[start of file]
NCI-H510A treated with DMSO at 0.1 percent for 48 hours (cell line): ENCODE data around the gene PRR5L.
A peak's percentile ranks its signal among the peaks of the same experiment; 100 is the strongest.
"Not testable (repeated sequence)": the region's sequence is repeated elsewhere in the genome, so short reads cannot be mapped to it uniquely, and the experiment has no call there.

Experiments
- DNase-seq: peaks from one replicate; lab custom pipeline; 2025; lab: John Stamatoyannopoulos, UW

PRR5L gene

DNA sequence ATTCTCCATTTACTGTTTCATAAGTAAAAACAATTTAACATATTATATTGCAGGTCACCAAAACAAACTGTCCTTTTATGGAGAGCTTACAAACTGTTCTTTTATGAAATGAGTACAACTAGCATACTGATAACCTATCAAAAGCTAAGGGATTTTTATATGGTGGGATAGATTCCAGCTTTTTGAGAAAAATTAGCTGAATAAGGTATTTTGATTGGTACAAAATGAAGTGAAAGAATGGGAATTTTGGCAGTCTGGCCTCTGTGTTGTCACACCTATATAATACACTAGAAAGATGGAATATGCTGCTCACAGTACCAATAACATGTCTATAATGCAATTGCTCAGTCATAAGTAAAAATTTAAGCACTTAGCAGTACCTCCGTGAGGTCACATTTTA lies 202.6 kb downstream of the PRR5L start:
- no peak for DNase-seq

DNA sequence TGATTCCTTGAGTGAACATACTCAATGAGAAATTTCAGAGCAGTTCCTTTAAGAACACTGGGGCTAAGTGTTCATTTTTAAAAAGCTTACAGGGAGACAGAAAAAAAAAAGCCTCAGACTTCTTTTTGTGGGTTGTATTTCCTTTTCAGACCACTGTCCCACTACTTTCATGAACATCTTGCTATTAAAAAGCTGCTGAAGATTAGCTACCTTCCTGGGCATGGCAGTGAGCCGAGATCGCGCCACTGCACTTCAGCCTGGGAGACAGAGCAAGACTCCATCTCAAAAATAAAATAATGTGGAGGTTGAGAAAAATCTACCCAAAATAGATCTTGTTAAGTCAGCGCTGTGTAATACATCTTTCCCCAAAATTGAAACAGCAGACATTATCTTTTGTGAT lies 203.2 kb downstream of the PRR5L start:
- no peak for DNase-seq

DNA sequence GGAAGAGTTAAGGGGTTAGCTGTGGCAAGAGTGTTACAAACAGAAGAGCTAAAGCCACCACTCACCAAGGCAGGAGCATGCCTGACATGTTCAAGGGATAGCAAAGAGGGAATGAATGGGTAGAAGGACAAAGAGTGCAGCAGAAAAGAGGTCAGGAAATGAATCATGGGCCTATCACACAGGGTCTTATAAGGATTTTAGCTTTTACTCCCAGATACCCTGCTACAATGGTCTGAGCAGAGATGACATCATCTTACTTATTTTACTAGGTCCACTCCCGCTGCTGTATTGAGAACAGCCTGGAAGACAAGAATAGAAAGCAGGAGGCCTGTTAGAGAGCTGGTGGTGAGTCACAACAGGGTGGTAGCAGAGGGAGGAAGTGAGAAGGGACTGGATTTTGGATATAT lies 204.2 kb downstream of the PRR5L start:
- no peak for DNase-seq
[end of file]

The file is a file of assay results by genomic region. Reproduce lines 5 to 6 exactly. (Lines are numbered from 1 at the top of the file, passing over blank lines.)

- DNase-seq: peaks from one replicate; lab custom pipeline; 2025; lab: John Stamatoyannopoulos, UW

PRR5L gene